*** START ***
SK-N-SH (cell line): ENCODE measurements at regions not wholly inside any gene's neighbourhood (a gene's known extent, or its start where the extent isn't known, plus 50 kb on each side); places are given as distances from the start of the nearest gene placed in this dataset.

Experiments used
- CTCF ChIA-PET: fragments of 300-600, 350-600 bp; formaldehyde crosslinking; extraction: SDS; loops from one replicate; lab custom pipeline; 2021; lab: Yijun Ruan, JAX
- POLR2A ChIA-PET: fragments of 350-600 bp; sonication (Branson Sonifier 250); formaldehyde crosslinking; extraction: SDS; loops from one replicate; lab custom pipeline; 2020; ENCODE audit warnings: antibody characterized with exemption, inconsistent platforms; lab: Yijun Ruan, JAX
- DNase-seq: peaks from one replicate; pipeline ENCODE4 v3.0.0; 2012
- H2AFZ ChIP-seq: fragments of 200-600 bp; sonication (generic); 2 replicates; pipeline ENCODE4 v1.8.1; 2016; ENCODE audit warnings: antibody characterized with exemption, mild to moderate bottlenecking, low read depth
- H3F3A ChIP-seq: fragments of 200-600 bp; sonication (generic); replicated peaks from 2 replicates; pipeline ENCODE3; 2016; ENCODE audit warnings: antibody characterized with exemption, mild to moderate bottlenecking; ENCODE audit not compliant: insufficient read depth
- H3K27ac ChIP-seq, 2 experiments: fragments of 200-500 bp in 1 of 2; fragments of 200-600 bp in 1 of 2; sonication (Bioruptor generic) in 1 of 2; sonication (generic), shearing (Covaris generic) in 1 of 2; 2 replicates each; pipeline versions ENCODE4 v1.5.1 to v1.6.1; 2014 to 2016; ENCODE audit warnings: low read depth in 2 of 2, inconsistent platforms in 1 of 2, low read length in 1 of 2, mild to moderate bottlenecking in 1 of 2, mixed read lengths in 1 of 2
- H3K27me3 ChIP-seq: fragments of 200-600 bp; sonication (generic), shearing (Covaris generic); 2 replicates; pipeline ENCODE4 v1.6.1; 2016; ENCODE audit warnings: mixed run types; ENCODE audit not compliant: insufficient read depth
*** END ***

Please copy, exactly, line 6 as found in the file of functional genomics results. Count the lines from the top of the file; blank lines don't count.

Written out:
- H2AFZ ChIP-seq: fragments of 200-600 bp; sonication (generic); 2 replicates; pipeline ENCODE4 v1.8.1; 2016; ENCODE audit warnings: antibody characterized with exemption, mild to moderate bottlenecking, low read depth